I was told I could never be a model… now I'm posing in lingerie at 5508/20/2021
AS a schoolgirl she confessed to a teacher that she wanted to be a model – but was told to think again.
Now, at the age of 55, and a size 14, former music journalist Mia Mauge has proved everyone wrong — starring in the campaign for Marks & Spencer’s New Neutrals lingerie range.
She says: “If you had told me a year ago that I’d be modelling in an M&S campaign, I would have said you’re mad.
“At school, my careers adviser asked me what I would like to do and I just blurted out ‘modelling’.
“But she looked at me like I was being ridiculous and said ‘Let’s look at more realistic options’, gearing me towards nursing.”
But far from it having been an outlandish proposition, Mia finally did become a professional model, after being discovered on Instagram just a year ago.
M&S’s underwear line is designed to cater for a range of skin tones, as historically “nude” underwear has been best suited to Caucasian skin — and M&S promises to take the inclusivity further by hiring more models who are over the age of 50.
Representing the older woman, born-and-bred North West Londoner Mia says: “I’ve never had the confidence to pose in lingerie before but this campaign has made me feel so body-positive, and proud to be representing every woman on the high street.
PRESSURE TO LOOK YOUNG
“We have huge buying power and yet shop in shops surrounded by imagery of younger models.”
After she unlocked her private Instagram page last year and shared glossy snaps of herself, Mia’s following quickly grew.
She says: “My intention was to create a community for women who felt the need to be vocal and visible on social media to counter the lack of representation in stores.
“Through my profile, four model agencies reached out to me — and my immediate thought was, ‘I can’t be a model’.
“But it also felt like a call to action, as if the industry was saying, ‘Put your money where your mouth is’, and so I embarked on a new career.”
Having left school with no qualifications, Mia went on to do a short course in photography, blagging her way into music events to get up close and personal with artists, before eventually landing a gig as a music writer and radio producer.
After working at the first ever Mobo Awards in 1996, she earned a position as head of PR and digital comms for Notting Hill Carnival.
Then in 1997, Mia took time out of work to raise her two daughters — Lana, now 23, and Carmen, 22.
Not long after becoming a mum, Mia noticed her first grey hair.
She says: “I was 31 and felt horrified. I remember thinking: ‘I’ve just given up my career, I’m an at-home mum with a few extra pounds and I now have grey hairs coming through — this is not happening to me.’
“So I dyed it for around 19 years — every couple of weeks, relying on a hat or scarf to cover in between.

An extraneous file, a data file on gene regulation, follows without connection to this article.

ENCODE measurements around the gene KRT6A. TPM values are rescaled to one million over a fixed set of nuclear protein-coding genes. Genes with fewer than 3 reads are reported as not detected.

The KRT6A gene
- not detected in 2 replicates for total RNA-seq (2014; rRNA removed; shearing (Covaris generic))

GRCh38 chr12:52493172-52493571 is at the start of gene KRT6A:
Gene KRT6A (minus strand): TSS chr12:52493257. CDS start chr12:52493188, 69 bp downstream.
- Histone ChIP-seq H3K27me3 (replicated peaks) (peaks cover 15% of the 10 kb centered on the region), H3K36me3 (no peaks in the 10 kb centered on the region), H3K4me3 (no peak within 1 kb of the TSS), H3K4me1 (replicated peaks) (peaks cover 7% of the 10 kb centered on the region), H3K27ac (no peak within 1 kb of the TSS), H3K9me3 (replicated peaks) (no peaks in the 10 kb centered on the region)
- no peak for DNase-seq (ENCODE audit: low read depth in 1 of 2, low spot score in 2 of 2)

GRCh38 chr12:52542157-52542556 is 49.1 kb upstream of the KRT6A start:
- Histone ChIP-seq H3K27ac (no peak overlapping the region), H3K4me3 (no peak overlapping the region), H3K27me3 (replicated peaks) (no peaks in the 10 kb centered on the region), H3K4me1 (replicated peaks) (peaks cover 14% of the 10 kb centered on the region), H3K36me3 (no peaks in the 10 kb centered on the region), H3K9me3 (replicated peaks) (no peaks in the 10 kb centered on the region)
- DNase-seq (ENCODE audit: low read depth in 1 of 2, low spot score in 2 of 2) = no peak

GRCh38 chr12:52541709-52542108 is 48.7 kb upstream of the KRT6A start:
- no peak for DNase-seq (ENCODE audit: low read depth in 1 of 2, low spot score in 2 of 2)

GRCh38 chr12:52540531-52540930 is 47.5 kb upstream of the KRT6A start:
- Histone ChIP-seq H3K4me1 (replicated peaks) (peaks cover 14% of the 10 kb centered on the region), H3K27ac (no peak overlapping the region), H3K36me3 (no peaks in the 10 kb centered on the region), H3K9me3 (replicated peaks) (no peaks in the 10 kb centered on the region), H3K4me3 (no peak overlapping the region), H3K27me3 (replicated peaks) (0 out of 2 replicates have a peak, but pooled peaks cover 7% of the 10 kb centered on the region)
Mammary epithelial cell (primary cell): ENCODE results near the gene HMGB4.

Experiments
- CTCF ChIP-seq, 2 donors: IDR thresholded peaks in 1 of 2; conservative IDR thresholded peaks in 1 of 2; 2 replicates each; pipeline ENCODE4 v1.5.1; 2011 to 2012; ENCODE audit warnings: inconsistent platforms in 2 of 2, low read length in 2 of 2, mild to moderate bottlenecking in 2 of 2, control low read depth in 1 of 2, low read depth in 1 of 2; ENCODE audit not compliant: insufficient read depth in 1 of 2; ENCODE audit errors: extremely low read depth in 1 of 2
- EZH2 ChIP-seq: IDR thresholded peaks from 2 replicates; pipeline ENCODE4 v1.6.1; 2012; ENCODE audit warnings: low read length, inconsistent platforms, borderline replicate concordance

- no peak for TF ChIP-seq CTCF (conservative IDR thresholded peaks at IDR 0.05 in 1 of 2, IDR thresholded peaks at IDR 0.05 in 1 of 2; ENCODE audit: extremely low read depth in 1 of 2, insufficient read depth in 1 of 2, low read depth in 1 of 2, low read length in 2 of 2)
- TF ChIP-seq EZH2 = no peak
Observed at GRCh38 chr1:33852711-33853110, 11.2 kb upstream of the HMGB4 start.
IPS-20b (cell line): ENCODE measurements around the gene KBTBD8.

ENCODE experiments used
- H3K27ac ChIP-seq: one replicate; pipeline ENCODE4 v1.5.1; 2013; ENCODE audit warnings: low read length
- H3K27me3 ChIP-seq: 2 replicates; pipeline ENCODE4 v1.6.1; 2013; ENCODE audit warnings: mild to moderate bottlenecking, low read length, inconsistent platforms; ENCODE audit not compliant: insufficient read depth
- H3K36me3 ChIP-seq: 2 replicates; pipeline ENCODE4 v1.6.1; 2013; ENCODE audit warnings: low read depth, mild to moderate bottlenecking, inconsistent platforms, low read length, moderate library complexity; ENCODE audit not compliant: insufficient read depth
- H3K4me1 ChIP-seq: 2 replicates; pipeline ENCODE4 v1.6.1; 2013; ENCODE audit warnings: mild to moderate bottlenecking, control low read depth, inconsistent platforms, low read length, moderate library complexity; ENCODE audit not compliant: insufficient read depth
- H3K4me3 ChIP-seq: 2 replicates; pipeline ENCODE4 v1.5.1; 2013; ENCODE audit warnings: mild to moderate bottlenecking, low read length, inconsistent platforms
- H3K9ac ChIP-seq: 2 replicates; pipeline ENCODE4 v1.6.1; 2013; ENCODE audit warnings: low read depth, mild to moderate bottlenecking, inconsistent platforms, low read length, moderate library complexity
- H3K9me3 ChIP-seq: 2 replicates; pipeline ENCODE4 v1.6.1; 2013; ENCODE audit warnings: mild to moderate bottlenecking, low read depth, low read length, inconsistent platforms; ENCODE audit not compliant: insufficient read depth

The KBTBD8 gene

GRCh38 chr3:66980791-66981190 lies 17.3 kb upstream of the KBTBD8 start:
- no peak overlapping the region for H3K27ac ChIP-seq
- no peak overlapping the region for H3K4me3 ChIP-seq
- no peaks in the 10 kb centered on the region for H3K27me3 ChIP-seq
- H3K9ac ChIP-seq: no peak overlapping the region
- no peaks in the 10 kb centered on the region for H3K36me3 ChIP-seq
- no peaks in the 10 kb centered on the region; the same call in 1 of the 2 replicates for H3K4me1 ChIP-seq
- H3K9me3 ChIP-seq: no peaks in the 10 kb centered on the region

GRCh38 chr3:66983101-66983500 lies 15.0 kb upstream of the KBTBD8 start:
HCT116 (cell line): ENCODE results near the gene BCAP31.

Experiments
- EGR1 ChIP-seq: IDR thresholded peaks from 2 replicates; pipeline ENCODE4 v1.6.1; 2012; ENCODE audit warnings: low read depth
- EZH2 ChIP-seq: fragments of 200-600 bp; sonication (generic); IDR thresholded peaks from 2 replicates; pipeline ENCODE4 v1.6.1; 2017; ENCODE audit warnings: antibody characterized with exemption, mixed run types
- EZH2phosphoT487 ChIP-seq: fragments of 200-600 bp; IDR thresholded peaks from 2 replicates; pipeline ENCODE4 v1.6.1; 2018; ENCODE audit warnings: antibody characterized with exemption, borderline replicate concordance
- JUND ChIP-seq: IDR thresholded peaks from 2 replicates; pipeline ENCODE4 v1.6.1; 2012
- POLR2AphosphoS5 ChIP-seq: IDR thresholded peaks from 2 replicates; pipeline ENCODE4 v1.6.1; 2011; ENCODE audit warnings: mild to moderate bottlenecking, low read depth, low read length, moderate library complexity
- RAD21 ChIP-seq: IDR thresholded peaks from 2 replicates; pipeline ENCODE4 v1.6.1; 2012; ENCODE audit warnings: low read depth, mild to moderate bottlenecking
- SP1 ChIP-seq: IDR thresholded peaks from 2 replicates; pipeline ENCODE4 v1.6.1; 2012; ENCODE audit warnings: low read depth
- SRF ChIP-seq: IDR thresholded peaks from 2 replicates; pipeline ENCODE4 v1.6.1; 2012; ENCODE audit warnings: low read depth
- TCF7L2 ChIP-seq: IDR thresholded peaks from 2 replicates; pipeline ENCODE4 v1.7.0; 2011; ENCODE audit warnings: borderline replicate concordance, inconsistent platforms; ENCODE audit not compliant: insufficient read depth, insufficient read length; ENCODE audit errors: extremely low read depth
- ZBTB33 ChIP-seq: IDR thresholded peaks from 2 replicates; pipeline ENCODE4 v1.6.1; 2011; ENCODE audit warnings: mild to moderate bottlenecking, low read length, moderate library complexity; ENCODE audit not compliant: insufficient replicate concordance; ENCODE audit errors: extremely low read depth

“I remember one of the dads at the school gates noticed a grey hair and that I was dyeing it — he thought it was hilarious and laughed.
“But I then felt very exposed and paranoid about it.
Mia’s tips for feeling sexy
- If you think negatively when you look in the mirror, ask yourself what are five things you love about yourself? Focus on what you like and the rest will follow.
- Take time to find the right lingerie style for your body shape. Remember it’s not that your body doesn’t fit the lingerie, it’s that the lingerie doesn’t fit your body.
- When you get ready, always put on upbeat, happy music that makes you feel good – when you are happy, you see yourself in a more positive light.
“When I went back to work, I was in such a glamorous environment, I thought there was no way I could go grey — I didn’t want to be seen as old.
Society has put so much pressure on making us try to stay young, and the process of embracing silver hair is hard.
“When I saw Loose Women panellist Janet Street-Porter say she didn’t really care or wasn’t interested in what her natural colour was, I thought it was very dismissive of so many women who have struggled with the process — I expected more solidarity from her.
“Many women have dyed their hair out of fear of being seen as old — I spent 20 years hiding behind mine.
“But when I decided to go fully silver, at 50, with it came a sense of relief and acceptance, of myself, my age and who I was. It completely changed my mindset of worrying about what others thought of me. It felt like a gradual unveiling of my true self and I’ve never felt more comfortable in my skin than I do now.”
What started as a way to connect with like-minded others having similar feelings during lockdown has led to positive change and greater diversity on the high street.
Mia says: “I’ve always struggled with body confidence and did on the day of the campaign.
“But M&S put music on and got me dancing to relax. I got into the vibe of it and just had fun.
“I feel thrilled and lucky to be a part of something so powerful and to finally feel seen. If I can feel confident and love the skin I’m in, then you can too.”
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